Member Profile: Paul Stewart, Barrow & Bench Mitre 10


Each month we will be interviewing our board and members to find out more about them and where they see the future of the hardware industry in Australia. This month we had a virtual catch up with our Chair Paul Stewart, who together with his wife Amanda owns Barrow & Bench Mitre 10 in South Australia.


How did you get into the Hardware industry?

I have been immersed in the hardware industry since childhood.  My father was a carpenter, later establishing a hardware store.  Like the children of many family businesses, I worked in the shop as a school student.  With no intention of a career in retail, I undertook a carpentry apprenticeship and then worked for myself for around 5 years. When I received a phone call from Dad offering me a job, I realised how much I missed the social aspect of working with people.  Six years ago, in 2013,  I purchased the business with my wife Amanda. We now employ around 40 personnel, ranging from salaried full time staff, to school students who work as casuals for stock fill.


Do you have one area of the business that is more successful? If so, what do you think makes it better than others?

Our garden department is certainly the strongest part of our business.  Homeowners in our demographic take great pride in their gardens.  We fill a niche market offering plants across all price points from cheap and cheerful potted colour, through to advanced trees and clipped topiary.  Our garden department adapts quickly to changing trends and customer requirements.  For example, in the last 5-6 years, we have expanded our range of indoor pots and plants, as well as our organic garden care options.


What’s one of the biggest challenges you’ve faced in your business?

A constant challenge in our business is the staff.  Finding the right people; keeping them; communicating to them and inspiring them to keep helping others, even when times are difficult isn’t always easy.  Keeping abreast of workplace legislation, OH&S, training, and so on are all part of that challenge. I would have to say operating throughout the COVID 19 pandemic has also had its challenges.  In the early days, before strict health guidelines were introduced, keeping staff and customers safe was a huge concern to us.


What is the one business tip you would like to pass onto other hardware store owners and managers?

Talk to other people within the industry, either at a state level if you are comfortable, or to people interstate. Understand that others do things differently, and seek to find out how and why they do that.  Likewise, share the things that work for you with others, and be generous with your time.  Just one idea out of ten shared could save you time and money.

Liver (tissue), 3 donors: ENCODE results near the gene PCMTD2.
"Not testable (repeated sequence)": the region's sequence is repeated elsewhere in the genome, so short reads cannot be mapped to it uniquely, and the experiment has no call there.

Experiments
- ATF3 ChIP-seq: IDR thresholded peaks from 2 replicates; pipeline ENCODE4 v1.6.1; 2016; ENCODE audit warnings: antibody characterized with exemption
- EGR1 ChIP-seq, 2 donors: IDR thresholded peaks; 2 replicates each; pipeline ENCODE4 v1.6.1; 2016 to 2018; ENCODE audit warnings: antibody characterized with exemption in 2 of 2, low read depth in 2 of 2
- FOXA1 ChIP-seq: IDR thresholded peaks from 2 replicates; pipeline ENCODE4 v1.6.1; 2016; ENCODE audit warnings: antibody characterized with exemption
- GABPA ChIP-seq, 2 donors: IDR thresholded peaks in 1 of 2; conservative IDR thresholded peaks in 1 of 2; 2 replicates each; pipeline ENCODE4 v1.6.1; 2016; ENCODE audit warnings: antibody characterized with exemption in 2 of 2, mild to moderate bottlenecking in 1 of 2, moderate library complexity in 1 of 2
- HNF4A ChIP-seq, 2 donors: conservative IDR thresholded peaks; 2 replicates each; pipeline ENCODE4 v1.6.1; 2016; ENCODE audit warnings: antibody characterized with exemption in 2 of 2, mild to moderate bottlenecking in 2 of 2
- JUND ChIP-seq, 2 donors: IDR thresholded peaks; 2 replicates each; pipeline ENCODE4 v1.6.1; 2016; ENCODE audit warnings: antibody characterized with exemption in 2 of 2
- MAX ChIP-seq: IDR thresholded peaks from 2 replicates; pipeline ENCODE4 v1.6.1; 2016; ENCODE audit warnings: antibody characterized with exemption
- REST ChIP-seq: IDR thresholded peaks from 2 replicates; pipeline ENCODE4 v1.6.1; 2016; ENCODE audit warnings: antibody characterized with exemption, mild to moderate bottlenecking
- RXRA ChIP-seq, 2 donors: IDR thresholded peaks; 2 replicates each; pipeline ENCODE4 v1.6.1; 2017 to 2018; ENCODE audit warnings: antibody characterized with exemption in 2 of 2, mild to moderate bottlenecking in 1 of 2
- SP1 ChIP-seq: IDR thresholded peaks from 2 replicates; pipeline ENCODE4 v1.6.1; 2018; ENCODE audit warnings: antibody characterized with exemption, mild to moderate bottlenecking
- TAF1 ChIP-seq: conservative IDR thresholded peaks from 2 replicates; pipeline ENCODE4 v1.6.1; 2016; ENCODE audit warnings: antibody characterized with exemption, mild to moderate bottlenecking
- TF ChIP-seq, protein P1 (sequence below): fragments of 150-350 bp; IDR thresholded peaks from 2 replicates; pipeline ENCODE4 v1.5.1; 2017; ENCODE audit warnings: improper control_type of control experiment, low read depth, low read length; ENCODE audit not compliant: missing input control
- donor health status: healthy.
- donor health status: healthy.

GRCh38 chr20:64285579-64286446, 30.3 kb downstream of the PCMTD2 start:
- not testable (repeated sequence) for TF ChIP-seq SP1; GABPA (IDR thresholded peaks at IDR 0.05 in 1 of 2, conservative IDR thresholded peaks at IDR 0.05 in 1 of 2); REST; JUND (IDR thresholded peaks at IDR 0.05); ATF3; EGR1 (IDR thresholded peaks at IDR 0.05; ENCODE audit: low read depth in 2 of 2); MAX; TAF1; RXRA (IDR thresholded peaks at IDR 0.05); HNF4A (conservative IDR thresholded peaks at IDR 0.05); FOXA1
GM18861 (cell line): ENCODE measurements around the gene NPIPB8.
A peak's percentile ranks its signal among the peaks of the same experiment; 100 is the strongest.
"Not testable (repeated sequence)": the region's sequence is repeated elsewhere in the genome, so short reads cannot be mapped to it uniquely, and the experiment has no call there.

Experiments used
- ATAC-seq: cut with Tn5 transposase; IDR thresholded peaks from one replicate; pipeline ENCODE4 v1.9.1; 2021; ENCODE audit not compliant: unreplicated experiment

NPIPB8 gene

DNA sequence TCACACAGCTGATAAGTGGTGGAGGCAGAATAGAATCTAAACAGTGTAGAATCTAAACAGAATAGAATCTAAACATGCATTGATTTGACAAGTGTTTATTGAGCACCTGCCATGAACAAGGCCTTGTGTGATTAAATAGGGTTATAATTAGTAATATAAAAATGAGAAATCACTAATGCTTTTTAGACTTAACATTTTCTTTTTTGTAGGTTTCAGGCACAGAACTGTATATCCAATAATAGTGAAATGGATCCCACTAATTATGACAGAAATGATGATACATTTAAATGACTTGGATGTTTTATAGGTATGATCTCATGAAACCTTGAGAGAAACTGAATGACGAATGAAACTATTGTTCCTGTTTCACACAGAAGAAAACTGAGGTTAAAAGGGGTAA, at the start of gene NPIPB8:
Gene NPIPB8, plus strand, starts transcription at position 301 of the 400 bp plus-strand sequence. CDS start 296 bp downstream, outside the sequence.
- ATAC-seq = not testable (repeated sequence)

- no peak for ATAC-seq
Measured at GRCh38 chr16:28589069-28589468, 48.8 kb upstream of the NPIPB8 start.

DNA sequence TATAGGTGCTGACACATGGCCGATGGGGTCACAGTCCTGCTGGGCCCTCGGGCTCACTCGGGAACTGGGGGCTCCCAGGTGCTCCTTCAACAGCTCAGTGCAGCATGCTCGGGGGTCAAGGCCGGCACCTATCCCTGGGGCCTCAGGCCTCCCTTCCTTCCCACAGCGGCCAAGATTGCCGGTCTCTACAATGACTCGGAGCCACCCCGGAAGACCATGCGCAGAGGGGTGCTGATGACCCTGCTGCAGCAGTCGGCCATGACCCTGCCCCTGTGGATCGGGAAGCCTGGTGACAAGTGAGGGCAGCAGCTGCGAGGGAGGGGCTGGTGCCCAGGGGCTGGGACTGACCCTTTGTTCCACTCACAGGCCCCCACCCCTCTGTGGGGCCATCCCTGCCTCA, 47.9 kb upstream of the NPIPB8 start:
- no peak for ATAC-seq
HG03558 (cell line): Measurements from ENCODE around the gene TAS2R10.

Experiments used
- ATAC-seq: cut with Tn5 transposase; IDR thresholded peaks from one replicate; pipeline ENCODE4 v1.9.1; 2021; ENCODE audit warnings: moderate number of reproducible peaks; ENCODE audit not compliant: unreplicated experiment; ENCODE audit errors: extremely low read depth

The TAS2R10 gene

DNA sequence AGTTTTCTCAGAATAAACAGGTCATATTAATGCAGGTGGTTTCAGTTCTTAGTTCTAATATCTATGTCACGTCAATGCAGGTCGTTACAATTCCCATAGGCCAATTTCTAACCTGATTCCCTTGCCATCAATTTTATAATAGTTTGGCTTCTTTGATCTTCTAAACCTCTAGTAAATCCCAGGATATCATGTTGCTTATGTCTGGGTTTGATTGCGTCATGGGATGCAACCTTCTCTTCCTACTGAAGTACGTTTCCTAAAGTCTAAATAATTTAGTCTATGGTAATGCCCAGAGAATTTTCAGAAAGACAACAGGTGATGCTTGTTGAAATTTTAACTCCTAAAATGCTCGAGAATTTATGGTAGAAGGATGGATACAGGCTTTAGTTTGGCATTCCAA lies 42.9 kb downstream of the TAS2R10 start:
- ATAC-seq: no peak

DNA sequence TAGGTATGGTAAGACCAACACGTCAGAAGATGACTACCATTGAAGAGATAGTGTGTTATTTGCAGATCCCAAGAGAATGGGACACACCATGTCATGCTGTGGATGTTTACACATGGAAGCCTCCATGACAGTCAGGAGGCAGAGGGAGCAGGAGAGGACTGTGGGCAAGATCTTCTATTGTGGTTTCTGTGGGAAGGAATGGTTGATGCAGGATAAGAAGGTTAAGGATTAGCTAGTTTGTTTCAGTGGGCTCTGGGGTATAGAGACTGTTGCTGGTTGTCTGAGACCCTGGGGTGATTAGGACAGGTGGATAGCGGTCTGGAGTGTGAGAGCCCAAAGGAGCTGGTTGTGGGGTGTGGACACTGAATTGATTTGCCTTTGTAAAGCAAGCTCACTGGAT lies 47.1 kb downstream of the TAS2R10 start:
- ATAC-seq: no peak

When did you join the Hardware Australia committee?

I was invited to join the SA State Committee (HASA) around 2005. In 2011 took over the role as President of that committee from the very capable Rod Evins. As President of the HASA, I sat on the Board of HA (formerly known as HFA).  I have remained on the Board, in various capacities, since 2011.

Where do you see the future of the hardware industry?

Helping people find solutions to home renovation and maintenance remains integral to living in a property, whether you own it or not.

I believe there will always be a need for home hardware and DIY solutions in one form or another.  As a business, I feel we need to continually challenge ourselves and the way we operate.  It’s important to look at our competitors, and at how other industries are managing these challenges.    Of course, hardware, like all industries, needs to be receptive to the changing needs of their customers.   At the moment having a strong presence online, together with trusted advice in store, allows you to help people find solutions to their problems.


What do you think is the biggest benefit of being a member of HA?

There are many benefits in being a member, and it’s very hard to list one, so I will keep it short and list a few

  • Networking – As I mentioned before talking to other people in your industry is extremely valuable. I believe ‘People need People’. It’s where we get our energy, our ideas, and our support.
  • Having easy access to some basic legal advice is important – there is no excuse for not understanding the awards our industry operates under.
  • Being part of an industry body gives us strength so that we can have an impact with our decision making.


What do you get up to in your downtime?

When I am not working on our hobby farm, you will generally find me mountain biking or trail running my way across the Adelaide Hills.    In the warmer weather, when the wind is just right, I try to get to the beach for a spot of windsurfing.

If you could change something in the world, what would it be?

Tolerance of other people’s views.


Are you involved in any other community organisations?

When our children were younger I was very involved in local sporting clubs, however, my Hardware Australia obligations remain my only community commitment at the moment. This allows me to work on the imminent upgrade of our own store, and to focus on our business after Bunnings opened their largest store in Australia just 10 minutes drive away.


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